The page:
Letter to the Wall Street Journal by Jeff Charles, June 12, 2000

To: letter.editor@edit.wsj.com

I was very disappointed with the article in Friday's "Families" section called "Spanking Makes a Comeback." I thought it was more suitable for the National Enquirer or a fundamentalist Christian opinion piece supporting James Dobson than a scholarly analysis that a source news paper like the WSJ should be putting out.

The airline air quality article, by contrast, included some scientific analysis and also caveats that the air in any one airplane was not necessarily representative of a company's fleet, while the spanking article had no statistics and consisted of a lot of loaded language--calling it "politically correct" not to spank in an insulting way, assuming the US has not been spanking and is only now starting it up again, assuming it is growing in popularity with a few anecdotes and no study, and assuming nonviolent means don't work because a few people didn't make them work, ignoring millions who do.

Further they note some are promoting spanking as a response to school shootings--yet no news source has published a single article or done the least inquiry as to whether the shooters had ever been spanked. There are accounts on the Internet that the Jonesboro shooter was paddled just the day before his rampage, and the majority of shootings to date have occurred in paddling states. Even in other non-paddling states we often have hitting at home--as with the 6-year-old shooter in Flint, Michigan, whose mother was investigated for child abuse the year before.

It is noteworthy also that the sexual problems with spanking were never addressed.

One national window into the effectiveness of hitting children that can be measured is school paddling, banned in 27 states but widely practiced in the South to the tune of some half million paddlings per year. It has not solved any of the social problems supporters say it should. The high paddling region has higher murder rates, higher divorce rates, no academic advantage, higher school dropout rates, much smaller percentages of women in office, and higher sexually transmitted disease rates. The excess spanking and paddling there may not be the cause of these social ills, but it has certainly done no good, and there are thousands of documented cases of physical and psychological harm as well as sexually exploitive practices.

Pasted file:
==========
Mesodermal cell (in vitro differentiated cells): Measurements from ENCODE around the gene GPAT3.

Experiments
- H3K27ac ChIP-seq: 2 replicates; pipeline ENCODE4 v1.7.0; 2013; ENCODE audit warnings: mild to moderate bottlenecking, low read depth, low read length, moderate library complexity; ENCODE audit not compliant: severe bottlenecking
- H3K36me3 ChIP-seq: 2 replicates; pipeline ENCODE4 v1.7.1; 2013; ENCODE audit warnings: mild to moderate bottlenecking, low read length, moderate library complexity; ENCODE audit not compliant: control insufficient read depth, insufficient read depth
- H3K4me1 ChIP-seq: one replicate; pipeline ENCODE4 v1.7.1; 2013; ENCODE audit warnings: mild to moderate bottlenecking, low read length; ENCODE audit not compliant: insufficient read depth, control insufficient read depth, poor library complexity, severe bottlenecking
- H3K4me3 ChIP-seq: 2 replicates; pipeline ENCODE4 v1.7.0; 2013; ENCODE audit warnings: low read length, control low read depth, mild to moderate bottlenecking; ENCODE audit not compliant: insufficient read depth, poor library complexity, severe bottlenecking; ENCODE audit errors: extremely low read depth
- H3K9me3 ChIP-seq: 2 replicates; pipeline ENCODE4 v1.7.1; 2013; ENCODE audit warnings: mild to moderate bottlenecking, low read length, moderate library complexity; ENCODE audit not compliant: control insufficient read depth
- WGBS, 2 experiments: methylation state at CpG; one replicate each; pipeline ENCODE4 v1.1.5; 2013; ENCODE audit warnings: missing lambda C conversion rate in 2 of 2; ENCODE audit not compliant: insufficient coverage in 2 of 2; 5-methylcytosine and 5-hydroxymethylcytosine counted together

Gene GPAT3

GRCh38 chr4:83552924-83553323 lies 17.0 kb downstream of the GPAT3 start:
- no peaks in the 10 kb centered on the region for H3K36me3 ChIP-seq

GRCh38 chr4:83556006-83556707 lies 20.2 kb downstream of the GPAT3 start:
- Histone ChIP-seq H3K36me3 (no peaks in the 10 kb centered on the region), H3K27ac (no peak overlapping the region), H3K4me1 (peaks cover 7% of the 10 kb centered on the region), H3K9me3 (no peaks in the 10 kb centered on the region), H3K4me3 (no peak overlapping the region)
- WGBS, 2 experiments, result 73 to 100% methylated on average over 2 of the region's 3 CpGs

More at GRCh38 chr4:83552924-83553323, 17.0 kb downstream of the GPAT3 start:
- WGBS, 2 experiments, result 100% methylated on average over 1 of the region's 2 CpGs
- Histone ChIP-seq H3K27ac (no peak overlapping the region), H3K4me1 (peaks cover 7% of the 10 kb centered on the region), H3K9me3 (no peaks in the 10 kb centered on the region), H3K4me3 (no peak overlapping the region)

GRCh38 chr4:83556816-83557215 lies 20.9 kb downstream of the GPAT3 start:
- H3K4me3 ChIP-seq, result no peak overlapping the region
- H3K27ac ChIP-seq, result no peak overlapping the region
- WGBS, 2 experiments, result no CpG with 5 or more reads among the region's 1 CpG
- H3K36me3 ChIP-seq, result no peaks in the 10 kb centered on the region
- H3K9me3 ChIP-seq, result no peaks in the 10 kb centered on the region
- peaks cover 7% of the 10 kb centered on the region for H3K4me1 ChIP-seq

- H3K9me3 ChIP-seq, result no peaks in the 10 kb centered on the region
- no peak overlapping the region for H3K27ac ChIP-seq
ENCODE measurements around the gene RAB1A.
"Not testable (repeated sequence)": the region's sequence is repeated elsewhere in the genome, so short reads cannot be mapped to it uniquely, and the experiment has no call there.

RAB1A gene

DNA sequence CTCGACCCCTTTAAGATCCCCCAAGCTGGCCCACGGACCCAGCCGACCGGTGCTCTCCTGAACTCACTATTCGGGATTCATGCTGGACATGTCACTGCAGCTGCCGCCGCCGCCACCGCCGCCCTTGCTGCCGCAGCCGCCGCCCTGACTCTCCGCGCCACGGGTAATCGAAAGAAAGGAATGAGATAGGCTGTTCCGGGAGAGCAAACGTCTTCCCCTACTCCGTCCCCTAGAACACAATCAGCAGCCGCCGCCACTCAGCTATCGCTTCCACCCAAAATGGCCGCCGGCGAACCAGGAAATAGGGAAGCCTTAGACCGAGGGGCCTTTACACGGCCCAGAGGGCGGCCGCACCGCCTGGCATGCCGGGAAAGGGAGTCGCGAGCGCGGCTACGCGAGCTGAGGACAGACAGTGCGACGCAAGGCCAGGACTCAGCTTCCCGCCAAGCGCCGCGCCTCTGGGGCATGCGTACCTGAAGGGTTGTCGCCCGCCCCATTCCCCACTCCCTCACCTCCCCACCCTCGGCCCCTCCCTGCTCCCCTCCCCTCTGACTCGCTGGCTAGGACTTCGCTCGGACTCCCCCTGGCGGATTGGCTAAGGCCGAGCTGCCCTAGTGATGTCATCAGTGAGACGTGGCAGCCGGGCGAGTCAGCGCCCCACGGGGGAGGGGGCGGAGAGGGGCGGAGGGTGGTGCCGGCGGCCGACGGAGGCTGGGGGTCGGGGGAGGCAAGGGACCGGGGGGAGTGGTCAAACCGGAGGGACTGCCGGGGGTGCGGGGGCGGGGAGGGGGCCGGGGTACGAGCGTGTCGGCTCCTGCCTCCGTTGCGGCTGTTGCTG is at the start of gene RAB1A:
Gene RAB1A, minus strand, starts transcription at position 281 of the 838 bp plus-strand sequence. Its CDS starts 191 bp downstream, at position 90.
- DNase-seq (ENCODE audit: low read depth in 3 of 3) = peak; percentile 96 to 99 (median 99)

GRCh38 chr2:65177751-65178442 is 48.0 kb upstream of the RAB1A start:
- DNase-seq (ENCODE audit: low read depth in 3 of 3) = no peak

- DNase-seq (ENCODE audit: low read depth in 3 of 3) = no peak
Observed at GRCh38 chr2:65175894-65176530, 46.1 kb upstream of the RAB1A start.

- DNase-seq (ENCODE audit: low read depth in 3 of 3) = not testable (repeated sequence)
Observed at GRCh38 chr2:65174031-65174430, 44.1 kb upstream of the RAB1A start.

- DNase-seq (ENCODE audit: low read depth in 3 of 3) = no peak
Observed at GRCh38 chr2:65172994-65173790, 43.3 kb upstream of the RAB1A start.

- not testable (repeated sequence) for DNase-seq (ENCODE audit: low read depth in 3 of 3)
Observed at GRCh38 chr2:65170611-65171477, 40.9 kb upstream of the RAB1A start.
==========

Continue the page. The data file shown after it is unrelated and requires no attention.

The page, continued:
The zealous proponents of spanking and paddling, whether on the Internet or in books, have a particular interpretation of the Old Testament that pushes their agenda. Dr. Dobson is, not coincidentally, an evangelist who hawks his books and makes his name with his tax-exempt religious broadcast organization "Focus on the Family." This is the root of hitting kids in the US--not the idea that it "doesn't work" or that science has proven a need for it. Oddly they often cite how the US is falling behind Europe academically and bemoan the lack of paddling and the ten commandments on school walls here, but fail to notice that the European countries use no paddling and don't have the ten commandments on their walls either.

There has never been a study to date that has shown less than 70% of parents having spanked children. If the day comes that America actually does try non-violent child care we may find, as Western Europe largely has and have many individual states after dropping the paddle, that academic scores go up and violence goes down without it.

Jeff Charles
31299 Burton Ave
St Clair Shores, MI 48082-1464
810-294-1117 (evenings)
810-418-4376 (pager daytime)